After making several noteworthy grabs in the gaming space — including poaching streamers Jeremy ‘Disguised Toast’ Wang and Corinna Kopf away from TwitchFacebook has announced a new ‘toolkit’ to help promote inclusion.

Facebook says it collabo with the Fair Play Alliance — a coalition of gaming companies working to establish healthy online communities — to develop rules that creators can choose to implement before they go live. The eight preset rules include: ‘Be accepting’ (no matter a community member’s race religion, sexual orientation, or gender identity); ‘Respect boundaries’ (in terms of not making advances or comments based on appearances); ‘Don’t criticize’ (someone’s gameplay or game choices); ‘Don’t be rude’ (in terms of threats or insults); ‘Don’t flood the chat’; ‘Don’t self-promote’; ‘Keep it clean’ (with respect to obscene or inflammatory content); and ‘No profanity’.

Creators can select from the above standards in the ‘Chat Rules’ section of their dashboards, and fans will be asked to accept them before being allowed to comment. The toolkit is being tested today among a small group of creators, and will roll out globally in coming months.

While creators previously were able to list chat rules in their Page descriptions or at the bottom of streams, the toolkit makes them more visible, while also providing an expertly-sourced baseline of rules. The rules will be expanded and updated in the future based on feedback, Facebook says.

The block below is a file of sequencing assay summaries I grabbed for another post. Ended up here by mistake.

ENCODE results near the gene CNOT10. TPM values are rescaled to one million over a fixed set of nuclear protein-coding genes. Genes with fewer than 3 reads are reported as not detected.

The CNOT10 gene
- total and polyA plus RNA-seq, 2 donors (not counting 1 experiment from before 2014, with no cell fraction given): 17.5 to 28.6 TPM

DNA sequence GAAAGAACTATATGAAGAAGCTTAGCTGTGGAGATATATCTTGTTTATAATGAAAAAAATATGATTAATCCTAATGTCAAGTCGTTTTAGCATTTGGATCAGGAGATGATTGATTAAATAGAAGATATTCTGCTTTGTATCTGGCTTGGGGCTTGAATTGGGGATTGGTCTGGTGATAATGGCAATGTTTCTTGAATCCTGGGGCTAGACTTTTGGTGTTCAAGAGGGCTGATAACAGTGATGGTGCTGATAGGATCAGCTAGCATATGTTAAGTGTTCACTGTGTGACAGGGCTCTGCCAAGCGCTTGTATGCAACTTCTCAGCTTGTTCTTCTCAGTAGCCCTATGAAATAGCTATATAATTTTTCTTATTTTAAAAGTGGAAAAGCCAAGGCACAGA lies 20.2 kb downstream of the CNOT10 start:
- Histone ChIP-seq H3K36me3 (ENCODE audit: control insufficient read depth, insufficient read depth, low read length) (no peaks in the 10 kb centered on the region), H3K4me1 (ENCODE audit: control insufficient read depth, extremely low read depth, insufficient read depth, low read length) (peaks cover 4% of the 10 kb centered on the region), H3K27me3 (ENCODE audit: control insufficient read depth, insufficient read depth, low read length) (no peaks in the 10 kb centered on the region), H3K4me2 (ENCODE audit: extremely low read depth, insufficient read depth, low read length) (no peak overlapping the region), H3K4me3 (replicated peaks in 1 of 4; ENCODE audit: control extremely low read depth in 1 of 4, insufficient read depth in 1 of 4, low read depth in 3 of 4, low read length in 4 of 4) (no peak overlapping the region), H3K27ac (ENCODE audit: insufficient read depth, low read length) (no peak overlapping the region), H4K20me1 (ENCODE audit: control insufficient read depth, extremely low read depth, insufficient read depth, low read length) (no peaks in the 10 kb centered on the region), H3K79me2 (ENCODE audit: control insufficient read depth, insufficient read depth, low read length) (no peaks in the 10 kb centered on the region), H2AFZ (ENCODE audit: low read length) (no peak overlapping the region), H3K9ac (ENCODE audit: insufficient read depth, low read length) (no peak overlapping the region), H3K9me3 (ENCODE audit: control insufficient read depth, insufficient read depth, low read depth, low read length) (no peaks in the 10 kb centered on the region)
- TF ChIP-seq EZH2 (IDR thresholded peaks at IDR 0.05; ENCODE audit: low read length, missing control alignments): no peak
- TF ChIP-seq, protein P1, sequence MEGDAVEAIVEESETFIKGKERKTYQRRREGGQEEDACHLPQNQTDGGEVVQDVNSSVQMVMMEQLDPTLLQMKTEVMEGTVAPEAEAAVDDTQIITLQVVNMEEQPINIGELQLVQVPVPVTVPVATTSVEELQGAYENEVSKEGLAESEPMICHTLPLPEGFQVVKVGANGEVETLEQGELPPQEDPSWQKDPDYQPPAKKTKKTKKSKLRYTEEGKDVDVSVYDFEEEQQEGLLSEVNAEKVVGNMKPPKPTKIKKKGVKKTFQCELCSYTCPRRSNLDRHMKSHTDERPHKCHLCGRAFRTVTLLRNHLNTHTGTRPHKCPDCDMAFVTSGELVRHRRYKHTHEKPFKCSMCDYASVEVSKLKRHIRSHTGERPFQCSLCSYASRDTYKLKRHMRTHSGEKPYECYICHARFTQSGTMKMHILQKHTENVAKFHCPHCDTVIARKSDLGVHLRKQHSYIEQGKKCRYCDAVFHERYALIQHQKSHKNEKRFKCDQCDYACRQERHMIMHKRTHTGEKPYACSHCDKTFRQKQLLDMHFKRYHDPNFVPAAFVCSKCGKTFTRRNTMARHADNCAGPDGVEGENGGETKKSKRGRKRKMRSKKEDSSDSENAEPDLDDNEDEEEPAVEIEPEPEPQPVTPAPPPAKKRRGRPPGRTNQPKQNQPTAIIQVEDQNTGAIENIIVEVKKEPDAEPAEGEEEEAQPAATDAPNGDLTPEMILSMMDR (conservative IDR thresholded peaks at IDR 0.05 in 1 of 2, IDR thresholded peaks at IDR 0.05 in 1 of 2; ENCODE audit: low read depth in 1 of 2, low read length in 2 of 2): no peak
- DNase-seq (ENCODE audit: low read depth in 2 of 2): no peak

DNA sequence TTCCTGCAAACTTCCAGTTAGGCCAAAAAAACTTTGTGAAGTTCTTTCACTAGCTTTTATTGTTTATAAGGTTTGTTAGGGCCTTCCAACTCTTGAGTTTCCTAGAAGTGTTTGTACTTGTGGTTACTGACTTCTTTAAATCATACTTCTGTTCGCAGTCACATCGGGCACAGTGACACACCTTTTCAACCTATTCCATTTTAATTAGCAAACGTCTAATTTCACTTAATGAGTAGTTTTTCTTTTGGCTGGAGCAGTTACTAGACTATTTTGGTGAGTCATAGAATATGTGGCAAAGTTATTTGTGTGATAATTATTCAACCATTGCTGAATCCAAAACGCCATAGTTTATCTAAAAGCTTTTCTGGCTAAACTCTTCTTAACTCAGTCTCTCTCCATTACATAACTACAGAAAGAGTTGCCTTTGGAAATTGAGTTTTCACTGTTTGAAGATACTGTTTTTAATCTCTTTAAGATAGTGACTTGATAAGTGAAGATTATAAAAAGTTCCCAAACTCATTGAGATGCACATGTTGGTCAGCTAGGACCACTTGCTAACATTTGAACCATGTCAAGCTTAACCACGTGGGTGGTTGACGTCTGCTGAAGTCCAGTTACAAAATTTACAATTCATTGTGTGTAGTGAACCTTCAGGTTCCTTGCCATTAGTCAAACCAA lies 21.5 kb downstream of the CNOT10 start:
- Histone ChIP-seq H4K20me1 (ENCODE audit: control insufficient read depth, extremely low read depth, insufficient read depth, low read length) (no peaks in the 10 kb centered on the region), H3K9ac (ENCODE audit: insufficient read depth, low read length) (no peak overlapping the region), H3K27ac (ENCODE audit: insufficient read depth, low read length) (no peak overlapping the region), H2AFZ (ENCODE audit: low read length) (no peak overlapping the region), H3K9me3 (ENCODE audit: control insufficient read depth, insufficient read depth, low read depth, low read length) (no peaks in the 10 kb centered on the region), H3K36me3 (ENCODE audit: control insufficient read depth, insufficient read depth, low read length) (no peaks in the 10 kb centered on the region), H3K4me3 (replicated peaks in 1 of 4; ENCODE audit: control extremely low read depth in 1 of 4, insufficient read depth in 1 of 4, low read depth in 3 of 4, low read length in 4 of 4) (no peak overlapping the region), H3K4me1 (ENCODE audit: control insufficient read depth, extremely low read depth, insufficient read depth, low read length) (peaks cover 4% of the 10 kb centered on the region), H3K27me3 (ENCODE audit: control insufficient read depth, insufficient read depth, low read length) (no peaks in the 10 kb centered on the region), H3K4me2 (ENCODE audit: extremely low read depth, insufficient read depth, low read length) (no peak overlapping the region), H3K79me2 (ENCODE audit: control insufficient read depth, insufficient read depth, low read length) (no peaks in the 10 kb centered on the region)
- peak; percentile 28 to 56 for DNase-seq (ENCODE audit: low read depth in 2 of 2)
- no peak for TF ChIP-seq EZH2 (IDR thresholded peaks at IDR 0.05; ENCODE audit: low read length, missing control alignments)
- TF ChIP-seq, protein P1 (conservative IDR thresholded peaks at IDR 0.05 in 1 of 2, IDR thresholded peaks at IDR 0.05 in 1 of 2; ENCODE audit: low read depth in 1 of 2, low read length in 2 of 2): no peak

“While our Community Standards protect against the most egregious harms like hate speech and terrorism, sometimes all it takes is one person being rude, mean, or simply disruptive to ruin a conversation for everyone,” Facebook Gaming product manager Clara Siegel wrote in a blog post announcing the updates. “And what may be considered competitive banter in one streaming community, might be considered toxic in another. Gaming creators are tone setters, so that’s why we’re releasing a toolkit to help them set guidelines for positive conversations in their community.”

In addition to the preset rules, Facebook says comments that violate any creator-set terms will be removed in real time. (In addition to removing comments, creators and creator-selected moderators will also have the option to mute offending users for a specific time period, or ban them entirely). At the same time, the platform will seek to provide transparency to blocked commenters, giving moderators the ability to let them know which rules they violated.

And finally, moderators will now gain access to a new dashboard with resources that work to prevent harassment and protect their privacy. 

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